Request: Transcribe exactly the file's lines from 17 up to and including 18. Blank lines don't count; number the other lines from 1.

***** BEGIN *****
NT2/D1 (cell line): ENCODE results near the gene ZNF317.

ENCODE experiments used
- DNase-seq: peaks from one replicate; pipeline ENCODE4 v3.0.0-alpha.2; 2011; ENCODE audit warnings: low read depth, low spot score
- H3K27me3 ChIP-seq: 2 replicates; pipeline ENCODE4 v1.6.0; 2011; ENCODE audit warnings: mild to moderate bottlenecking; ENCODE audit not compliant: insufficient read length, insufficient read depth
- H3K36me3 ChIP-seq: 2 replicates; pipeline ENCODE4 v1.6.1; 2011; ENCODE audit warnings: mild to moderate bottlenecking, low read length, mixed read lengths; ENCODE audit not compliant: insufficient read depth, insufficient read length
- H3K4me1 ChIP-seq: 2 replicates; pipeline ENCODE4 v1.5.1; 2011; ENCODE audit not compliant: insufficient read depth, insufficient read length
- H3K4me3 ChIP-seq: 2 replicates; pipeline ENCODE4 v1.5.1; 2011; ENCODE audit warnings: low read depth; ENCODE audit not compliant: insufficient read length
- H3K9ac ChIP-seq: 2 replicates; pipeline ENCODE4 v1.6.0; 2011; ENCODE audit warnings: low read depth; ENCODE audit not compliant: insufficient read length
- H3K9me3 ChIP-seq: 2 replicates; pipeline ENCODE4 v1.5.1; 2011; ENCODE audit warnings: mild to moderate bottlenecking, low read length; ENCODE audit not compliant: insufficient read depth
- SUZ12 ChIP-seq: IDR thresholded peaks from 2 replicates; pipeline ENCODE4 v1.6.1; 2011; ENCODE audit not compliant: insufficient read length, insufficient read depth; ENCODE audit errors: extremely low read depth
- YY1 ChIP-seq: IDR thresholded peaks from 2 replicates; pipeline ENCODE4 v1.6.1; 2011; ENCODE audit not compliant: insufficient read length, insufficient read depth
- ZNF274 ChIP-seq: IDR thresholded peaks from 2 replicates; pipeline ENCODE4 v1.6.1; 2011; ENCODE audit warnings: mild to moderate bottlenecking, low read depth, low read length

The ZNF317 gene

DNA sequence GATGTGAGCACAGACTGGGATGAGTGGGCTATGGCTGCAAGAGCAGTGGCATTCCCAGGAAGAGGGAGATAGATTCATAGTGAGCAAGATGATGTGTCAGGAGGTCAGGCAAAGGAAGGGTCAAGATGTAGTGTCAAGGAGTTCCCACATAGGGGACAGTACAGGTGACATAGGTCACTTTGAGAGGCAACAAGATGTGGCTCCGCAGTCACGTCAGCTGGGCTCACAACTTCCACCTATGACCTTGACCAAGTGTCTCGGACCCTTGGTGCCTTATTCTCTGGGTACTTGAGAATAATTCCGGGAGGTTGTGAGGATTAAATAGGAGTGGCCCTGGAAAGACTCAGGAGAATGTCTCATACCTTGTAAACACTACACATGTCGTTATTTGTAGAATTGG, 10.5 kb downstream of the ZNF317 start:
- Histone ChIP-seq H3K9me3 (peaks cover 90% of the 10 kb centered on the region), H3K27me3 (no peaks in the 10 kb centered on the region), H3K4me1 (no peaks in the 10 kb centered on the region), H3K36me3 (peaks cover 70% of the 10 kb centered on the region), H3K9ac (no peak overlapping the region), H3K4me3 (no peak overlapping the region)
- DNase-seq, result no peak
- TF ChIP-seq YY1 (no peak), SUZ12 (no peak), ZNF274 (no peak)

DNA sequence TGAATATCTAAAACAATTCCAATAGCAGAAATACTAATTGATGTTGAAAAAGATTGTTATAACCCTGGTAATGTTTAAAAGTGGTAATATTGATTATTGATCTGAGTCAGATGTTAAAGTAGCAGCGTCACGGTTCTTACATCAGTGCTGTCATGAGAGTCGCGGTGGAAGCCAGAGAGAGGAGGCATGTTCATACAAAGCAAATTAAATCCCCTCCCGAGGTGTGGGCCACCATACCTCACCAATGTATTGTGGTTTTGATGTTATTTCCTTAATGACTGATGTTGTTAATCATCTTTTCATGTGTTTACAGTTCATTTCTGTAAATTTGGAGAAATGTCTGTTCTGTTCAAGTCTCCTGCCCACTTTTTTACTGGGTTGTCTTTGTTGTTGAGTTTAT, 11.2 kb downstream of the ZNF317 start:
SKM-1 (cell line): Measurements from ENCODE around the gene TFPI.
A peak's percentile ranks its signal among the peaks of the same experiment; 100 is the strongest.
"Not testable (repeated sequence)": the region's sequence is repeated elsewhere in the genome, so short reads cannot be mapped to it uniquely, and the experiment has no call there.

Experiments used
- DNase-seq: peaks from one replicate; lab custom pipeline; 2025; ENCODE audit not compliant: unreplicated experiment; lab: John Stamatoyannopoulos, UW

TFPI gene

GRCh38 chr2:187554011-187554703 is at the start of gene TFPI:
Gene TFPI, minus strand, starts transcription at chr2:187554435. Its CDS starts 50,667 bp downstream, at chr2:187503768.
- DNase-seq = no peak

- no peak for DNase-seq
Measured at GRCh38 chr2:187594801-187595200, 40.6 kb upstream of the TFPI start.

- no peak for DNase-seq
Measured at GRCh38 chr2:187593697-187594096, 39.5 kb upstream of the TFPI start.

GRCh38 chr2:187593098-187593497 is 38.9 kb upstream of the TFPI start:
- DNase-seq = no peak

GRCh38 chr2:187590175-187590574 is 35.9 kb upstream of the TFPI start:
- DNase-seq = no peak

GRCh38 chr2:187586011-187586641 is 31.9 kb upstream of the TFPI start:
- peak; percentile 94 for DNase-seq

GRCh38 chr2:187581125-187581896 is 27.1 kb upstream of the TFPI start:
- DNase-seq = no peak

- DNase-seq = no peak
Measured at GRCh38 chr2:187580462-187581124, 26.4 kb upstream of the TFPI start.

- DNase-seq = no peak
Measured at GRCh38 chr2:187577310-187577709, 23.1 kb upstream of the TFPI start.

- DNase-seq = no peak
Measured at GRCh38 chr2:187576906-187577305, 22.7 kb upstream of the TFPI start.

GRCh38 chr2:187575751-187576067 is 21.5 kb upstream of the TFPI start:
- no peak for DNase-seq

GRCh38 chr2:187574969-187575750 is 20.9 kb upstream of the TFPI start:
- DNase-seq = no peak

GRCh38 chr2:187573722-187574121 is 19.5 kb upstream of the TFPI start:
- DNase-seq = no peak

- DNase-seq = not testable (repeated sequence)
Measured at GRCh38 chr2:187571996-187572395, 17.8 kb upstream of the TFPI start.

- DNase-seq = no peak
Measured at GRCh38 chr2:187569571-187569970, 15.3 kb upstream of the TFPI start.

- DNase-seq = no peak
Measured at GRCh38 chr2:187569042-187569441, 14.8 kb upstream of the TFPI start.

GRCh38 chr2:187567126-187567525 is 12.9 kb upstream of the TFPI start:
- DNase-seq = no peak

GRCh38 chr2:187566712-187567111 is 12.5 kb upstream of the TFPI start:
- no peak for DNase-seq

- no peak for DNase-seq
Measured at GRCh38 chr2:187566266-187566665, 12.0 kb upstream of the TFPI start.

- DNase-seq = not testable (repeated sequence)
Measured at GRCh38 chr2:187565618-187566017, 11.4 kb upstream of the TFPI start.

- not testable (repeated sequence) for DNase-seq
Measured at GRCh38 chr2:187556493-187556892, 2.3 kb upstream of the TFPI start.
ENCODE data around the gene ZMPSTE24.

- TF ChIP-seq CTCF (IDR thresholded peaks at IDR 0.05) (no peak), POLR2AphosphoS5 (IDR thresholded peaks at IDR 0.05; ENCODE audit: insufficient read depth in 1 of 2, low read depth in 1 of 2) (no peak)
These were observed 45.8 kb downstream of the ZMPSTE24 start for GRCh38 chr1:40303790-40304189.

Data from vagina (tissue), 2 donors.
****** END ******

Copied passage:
- TF ChIP-seq YY1 (no peak), SUZ12 (no peak), ZNF274 (no peak)

DNA sequence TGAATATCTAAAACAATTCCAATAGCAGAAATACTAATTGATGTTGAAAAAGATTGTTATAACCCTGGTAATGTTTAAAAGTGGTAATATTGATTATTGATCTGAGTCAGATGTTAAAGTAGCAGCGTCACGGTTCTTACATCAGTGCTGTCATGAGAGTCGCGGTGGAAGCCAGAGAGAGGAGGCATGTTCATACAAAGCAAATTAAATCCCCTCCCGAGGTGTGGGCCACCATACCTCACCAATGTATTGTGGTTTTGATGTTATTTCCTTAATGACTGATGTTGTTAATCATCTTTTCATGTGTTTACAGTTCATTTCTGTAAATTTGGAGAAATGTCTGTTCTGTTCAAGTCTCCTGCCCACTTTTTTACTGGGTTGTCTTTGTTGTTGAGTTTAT, 11.2 kb downstream of the ZNF317 start: